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Development of a novel information and communication technology system to compensate for a sudden shortage of emergency department physicians

Overview of attention for article published in Scandinavian Journal of Trauma, Resuscitation and Emergency Medicine, January 2017
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About this Attention Score

  • In the top 25% of all research outputs scored by Altmetric
  • High Attention Score compared to outputs of the same age (91st percentile)
  • High Attention Score compared to outputs of the same age and source (81st percentile)

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2 news outlets
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55 Mendeley
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Title
Development of a novel information and communication technology system to compensate for a sudden shortage of emergency department physicians
Published in
Scandinavian Journal of Trauma, Resuscitation and Emergency Medicine, January 2017
DOI 10.1186/s13049-017-0347-3
Pubmed ID
Authors

Kumiko Tanaka, Taka-aki Nakada, Hiroshi Fukuma, Shota Nakao, Naohisa Masunaga, Keisuke Tomita, Yosuke Matsumura, Yasuaki Mizushima, Tetsuya Matsuoka

Abstract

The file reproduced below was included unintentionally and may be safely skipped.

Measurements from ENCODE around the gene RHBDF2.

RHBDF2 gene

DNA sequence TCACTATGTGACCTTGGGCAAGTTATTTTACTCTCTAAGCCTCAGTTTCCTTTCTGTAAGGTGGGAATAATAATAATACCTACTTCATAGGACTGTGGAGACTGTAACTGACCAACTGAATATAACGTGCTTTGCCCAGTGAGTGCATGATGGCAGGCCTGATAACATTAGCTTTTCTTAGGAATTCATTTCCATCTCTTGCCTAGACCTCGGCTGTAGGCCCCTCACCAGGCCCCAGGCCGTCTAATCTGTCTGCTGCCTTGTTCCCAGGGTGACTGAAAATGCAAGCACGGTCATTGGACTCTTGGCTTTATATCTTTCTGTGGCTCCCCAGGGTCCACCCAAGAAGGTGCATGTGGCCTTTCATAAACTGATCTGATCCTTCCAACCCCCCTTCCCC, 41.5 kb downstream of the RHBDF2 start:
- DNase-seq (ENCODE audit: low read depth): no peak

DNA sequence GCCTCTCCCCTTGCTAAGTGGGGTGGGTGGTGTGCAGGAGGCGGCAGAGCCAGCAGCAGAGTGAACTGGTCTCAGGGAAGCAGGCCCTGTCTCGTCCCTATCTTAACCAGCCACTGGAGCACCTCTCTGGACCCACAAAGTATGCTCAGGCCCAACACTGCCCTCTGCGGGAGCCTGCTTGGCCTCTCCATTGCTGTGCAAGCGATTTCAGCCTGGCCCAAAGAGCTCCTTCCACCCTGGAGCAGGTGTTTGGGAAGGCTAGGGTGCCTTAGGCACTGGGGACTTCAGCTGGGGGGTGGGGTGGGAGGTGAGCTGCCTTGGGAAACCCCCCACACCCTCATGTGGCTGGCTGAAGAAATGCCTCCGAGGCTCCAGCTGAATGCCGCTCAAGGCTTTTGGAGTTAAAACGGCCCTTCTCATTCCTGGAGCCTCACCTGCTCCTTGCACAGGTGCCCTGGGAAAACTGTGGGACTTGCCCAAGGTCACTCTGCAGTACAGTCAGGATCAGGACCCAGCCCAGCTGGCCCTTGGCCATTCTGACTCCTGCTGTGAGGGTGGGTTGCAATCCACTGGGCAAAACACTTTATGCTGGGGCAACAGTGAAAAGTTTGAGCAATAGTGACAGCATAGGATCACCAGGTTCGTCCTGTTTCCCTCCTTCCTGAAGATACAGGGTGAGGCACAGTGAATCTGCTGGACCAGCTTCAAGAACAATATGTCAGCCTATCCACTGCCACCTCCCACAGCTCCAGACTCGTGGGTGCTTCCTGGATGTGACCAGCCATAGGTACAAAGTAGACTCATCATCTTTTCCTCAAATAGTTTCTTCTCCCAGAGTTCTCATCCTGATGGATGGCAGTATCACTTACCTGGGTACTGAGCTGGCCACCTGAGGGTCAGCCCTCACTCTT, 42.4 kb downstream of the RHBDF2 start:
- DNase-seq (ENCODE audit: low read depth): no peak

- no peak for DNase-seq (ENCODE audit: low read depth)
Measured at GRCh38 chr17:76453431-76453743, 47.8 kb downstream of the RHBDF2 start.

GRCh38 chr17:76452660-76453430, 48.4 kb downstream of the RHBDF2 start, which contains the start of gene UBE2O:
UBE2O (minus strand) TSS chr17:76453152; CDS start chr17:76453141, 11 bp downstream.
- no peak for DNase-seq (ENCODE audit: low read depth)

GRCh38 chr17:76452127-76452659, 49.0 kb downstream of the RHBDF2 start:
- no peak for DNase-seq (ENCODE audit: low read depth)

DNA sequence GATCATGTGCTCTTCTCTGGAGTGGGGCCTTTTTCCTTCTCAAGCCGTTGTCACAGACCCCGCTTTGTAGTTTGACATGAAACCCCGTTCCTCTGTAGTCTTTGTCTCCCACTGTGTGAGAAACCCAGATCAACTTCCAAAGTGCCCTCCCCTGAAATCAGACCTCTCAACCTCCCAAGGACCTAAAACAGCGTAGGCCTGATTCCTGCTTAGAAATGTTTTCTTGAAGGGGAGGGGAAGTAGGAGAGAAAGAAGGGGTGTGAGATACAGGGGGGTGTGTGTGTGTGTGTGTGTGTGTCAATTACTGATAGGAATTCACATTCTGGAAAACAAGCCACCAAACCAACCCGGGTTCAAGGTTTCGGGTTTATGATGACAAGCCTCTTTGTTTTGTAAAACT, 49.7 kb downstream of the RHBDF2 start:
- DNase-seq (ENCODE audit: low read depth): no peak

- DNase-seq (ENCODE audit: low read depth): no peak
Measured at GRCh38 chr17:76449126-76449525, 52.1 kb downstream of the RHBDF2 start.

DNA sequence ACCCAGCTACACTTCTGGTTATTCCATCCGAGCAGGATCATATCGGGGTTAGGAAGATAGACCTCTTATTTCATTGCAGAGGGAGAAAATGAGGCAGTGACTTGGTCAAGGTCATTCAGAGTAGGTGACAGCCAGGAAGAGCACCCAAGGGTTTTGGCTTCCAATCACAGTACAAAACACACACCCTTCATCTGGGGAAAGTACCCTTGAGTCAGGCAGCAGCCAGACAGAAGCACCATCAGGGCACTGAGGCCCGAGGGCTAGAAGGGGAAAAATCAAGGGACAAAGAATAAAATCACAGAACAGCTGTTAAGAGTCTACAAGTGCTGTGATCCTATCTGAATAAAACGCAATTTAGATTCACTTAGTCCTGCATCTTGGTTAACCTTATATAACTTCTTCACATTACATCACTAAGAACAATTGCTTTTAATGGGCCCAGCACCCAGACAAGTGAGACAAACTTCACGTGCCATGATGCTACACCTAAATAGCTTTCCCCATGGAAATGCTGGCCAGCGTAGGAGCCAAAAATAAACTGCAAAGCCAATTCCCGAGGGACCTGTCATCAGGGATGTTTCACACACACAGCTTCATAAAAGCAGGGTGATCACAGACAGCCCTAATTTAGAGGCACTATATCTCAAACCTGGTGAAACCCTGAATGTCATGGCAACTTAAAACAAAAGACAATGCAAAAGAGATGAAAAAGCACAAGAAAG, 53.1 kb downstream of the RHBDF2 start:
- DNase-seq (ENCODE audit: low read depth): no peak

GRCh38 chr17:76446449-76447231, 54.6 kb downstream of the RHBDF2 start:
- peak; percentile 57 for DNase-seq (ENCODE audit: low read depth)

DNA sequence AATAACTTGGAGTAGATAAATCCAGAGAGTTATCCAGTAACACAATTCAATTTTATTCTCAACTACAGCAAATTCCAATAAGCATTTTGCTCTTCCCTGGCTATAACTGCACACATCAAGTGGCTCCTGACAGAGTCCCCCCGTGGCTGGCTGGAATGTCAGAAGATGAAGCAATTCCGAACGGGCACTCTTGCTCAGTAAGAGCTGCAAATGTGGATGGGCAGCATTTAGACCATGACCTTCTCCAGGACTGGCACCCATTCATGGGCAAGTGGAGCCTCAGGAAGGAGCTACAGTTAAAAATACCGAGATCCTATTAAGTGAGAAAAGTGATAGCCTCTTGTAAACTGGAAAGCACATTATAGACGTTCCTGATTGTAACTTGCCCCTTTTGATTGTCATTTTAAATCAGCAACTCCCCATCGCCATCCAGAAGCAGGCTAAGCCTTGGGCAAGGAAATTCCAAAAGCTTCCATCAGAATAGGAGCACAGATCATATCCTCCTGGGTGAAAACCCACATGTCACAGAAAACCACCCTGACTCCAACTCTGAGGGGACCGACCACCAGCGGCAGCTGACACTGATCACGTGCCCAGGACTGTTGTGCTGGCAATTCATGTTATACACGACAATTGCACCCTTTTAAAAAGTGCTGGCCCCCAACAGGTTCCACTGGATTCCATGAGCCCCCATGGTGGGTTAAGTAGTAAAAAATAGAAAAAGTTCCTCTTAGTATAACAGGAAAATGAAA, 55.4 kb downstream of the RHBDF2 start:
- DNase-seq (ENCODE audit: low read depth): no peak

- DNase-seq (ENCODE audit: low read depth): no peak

A sudden shortage of physician resources due to overwhelming patient needs can affect the quality of care in the emergency department (ED). Developing effective response strategies remains a challenging research area. We created a novel system using information and communication technology (ICT) to respond to a sudden shortage, and tested the system to determine whether it would compensate for a shortage. Patients (n = 4890) transferred to a level I trauma center in Japan during 2012-2015 were studied. We assessed whether the system secured the necessary physicians without using other means such as phone or pager, and calculated fulfillment rate by the system as a primary outcome variable. We tested for the difference in probability of multiple casualties among total casualties transferred to the ED as an indicator of ability to respond to excessive patient needs, in a secondary analysis before and after system introduction. The system was activated 24 times (stand-by request [n = 12], attendance request [n = 12]) in 24 months, and secured the necessary physicians without using other means; fulfillment rate was 100%. There was no significant difference in the probability of multiple casualties during daytime weekdays hours before and after system introduction, while the probability of multiple casualties during night or weekend hours after system introduction significantly increased compared to before system introduction (4.8% vs. 12.9%, P < 0.0001). On the whole, the probability of multiple casualties increased more than 2 times after system introduction 6.2% vs. 13.6%, P < 0.0001). After introducing the system, probability of multiple casualties increased. Thus the system may contribute to improvement in the ability to respond to sudden excessive patient needs in multiple causalities. A novel system using ICT successfully secured immediate responses from needed physicians outside the hospital without increasing user workload, and increased the ability to respond to excessive patient needs. The system appears to be able to compensate for a shortage of physician in the ED due to excessive patient transfers, particularly during off-hours.